8. I have the Ruger American Rimfire with the 22″ barrel. I bought it at sporting goods store and they were selling it with a BSA 3-9 scope which was supposed to be bore-sighted. The scope couldn’t have been bore-sighted because it was shooting 4″ low and 4″ left at 25 yards. After firing 20-30 rounds I got it zeroed in. It’s now a tack driver. It also comes with an adjustable Marksman trigger which has the ability to adjust the trigger pull. I, naturally, have it set for the lightest trigger pull. It uses all the Ruger magazines. I have the 10 & 25 round magazines which I also use with my Ruger 10-22. The Ruger BX 25 magazine works extremely well with this rifle but not so well with the 10-22. With the 10-22 I occasionally get failure to feed & failure to eject with the BX 25. I don’t know if it’s the ammo or the typical sloppy wobble associated with the Ruger 10-22 and the BX 25 magazine. Not so with the American Ruger American Rimfire . Because this is a bolt action rifle it will feed and eject anything you put in it. I has a beautiful blue on the barrel. The bolt is easy to remove with just a push on a lever. This is a great bolt action rifle and because it’s a bolt action, it makes you concentrate on aiming the rifle more precisely rather than just blasting away like you would with a semi-auto. I can’t say enough good things about this rifle. Buy one. You won’t be disappointed.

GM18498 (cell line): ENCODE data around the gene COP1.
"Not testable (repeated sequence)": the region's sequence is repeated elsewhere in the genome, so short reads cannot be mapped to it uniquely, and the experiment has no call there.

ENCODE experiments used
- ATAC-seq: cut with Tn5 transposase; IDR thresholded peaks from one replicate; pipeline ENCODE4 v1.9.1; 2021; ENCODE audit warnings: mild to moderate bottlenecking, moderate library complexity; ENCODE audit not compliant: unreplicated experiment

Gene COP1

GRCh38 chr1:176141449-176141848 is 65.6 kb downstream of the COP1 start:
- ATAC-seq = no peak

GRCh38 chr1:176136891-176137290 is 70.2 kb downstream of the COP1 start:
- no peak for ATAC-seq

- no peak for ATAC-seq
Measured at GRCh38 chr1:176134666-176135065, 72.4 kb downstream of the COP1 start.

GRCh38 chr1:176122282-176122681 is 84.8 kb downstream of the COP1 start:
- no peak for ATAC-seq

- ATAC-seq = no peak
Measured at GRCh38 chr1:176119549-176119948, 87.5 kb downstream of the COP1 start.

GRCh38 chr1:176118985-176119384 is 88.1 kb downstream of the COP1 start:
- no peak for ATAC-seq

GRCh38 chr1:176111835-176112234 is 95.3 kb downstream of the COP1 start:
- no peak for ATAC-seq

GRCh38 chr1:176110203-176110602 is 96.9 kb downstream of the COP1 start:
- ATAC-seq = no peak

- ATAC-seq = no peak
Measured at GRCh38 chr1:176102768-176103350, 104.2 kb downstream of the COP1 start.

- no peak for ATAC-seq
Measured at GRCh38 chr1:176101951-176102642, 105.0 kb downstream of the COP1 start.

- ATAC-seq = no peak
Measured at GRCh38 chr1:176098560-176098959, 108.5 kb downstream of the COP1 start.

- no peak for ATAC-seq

9. Personally, for .22 cal rifles, I wiil certainly take the Sako Finnfire II, Steyr Zephyr II, CZ 452’s (either original or limited reissues) or the Ruger 77/22 over any other mass produced 22 rifle.